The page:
Peter King Part of SSHRC-Funded “Practices of Commentary” Project

Published: July 6, 2020

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Peter King is an active contributor to a new five-year SSHRC Insight Grant project on the topic of “Practices of Commentary” centred at the University of Toronto (2020–2025).

The project’s primary goal is to set new research agendas for the longue durée of an interpretive mode that has been used in a diversity of cultures, has never ceased to shape opinions and worldviews, and continues to serve as a prime site for the perpetuation and innovation—and, sometimes, willful distortion—of knowledge, as seen in social media-infused digital spaces. The project seeks to develop a global perspective on practices of commentary, de-siloing regionally focused work while simultaneously offering fine-grained and nuanced accounts of the function of commentary in cultures and communities of the premodern world. This project thus has a global scope, bringing together both senior and junior scholars with expertise in various European, Near Eastern, and South and East Asian traditions to debate the theory and practice of commenting and commentary in humanistic studies today.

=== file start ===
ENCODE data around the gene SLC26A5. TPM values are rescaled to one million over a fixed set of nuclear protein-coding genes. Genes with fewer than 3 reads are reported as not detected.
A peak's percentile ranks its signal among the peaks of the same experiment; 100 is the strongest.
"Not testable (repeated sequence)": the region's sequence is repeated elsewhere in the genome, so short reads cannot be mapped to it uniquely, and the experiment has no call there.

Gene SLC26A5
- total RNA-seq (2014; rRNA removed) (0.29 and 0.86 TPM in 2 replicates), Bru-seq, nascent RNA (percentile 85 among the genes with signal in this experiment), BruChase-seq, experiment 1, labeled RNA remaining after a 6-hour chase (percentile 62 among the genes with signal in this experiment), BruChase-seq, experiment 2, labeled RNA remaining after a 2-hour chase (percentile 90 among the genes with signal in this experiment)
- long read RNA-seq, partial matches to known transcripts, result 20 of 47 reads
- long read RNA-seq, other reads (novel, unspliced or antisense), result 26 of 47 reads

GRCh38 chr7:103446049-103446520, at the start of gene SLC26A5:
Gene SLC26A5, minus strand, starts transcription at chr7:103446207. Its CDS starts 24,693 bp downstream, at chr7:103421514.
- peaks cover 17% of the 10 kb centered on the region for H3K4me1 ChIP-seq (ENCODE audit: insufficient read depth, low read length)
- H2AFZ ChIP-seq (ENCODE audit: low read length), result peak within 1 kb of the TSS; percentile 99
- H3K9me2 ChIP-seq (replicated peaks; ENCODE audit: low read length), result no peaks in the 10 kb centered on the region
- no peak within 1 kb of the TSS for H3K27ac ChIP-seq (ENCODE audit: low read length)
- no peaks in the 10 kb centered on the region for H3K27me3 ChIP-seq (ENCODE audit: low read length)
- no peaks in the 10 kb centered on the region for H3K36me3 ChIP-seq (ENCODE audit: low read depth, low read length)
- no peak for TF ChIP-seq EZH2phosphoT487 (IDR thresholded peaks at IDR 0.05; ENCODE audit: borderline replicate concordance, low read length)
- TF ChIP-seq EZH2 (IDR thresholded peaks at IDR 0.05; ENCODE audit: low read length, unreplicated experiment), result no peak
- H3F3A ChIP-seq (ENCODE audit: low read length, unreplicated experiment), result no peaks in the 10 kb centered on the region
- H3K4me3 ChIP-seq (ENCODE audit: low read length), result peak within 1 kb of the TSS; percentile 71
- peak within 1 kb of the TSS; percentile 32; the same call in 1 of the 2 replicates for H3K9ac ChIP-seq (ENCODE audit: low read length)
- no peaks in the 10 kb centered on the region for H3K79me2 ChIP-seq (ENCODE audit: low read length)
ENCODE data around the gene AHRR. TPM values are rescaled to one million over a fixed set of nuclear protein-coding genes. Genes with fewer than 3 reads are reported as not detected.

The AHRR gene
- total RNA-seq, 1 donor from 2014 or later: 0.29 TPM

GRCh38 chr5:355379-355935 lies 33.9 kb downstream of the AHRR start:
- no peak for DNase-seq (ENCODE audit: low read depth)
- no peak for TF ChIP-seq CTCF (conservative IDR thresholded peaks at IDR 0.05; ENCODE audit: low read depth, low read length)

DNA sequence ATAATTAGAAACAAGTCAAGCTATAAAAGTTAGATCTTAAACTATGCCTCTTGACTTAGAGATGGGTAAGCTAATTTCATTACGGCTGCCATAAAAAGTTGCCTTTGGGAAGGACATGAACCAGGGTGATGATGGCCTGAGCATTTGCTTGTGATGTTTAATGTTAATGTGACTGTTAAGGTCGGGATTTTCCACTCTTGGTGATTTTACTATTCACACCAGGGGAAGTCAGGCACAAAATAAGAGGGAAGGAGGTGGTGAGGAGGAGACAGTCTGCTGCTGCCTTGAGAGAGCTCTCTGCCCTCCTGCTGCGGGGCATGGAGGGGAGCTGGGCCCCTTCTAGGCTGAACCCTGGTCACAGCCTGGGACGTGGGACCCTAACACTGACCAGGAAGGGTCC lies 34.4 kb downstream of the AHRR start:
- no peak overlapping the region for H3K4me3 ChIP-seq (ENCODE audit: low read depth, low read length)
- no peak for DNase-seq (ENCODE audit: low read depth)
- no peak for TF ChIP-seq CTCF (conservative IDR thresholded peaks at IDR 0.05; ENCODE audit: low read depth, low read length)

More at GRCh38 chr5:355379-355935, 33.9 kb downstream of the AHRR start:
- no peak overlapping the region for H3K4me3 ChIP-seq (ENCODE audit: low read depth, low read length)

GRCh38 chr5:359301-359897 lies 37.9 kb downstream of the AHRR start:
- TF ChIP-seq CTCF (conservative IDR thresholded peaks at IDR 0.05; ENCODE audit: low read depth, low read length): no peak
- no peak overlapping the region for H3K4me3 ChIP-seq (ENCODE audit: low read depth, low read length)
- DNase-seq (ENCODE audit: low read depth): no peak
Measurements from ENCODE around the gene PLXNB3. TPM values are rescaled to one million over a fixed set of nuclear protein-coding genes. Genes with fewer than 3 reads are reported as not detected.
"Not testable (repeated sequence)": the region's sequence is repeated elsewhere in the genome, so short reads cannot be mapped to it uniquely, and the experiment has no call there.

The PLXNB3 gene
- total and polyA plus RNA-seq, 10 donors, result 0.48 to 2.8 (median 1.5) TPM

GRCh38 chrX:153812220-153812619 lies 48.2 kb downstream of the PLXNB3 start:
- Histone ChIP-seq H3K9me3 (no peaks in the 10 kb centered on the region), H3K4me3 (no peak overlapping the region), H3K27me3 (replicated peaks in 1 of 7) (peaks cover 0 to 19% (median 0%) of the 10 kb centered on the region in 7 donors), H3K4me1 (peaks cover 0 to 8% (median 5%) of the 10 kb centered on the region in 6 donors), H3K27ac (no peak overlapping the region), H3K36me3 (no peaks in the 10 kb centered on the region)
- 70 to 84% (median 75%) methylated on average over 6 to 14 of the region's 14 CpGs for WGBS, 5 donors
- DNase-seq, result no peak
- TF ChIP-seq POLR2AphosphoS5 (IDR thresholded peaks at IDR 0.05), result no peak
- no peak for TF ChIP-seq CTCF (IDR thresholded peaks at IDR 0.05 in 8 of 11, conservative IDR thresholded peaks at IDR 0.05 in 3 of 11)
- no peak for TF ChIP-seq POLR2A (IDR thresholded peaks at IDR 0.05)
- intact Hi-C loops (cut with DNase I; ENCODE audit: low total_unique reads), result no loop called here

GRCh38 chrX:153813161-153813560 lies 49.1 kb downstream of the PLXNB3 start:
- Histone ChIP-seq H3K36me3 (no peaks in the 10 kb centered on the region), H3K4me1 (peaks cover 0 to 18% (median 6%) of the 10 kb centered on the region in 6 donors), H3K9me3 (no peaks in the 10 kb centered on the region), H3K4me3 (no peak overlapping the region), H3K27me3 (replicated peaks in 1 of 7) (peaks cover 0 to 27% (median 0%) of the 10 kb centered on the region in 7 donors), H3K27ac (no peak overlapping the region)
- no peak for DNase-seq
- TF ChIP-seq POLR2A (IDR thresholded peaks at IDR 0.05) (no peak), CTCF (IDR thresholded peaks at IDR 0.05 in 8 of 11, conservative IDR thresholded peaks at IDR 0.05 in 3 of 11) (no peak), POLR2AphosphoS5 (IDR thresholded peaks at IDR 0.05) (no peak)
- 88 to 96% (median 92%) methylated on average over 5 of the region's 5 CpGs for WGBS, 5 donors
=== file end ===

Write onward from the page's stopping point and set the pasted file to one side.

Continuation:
This project grew out of a reading group hosted at the Jackman Humanities Institute, begun in 2017. Led by Professors Walid Saleh (Near and Middle Eastern Civilizations), Amanda Goodman (Study of Religion, East Asian Studies), Jeannie Miller (Near and Middle Eastern Civilizations), and Markus Stock (Germanic Languages and Literatures), and with the active participation and support of Suzanne Akbari (Institute for Advanced Study, Princeton), the project unites participants from many further humanities departments at the University of Toronto, including Classics, English, Philosophy, and the Centre for Medieval Studies. It also brings together world-leading scholars from Carleton University, McMaster University, the Bernard Revel Graduate School of Jewish Studies, the Goethe University Frankfurt, Johann Wolfgang Goethe-Universität, Needham Research Institute, and the National University of Singapore.

Participants hope that the grant’s collaborations, and in particular the students and other early-career scholars who will participate in it, will bring about a transformation and develop a deep comparative background to their individual disciplines.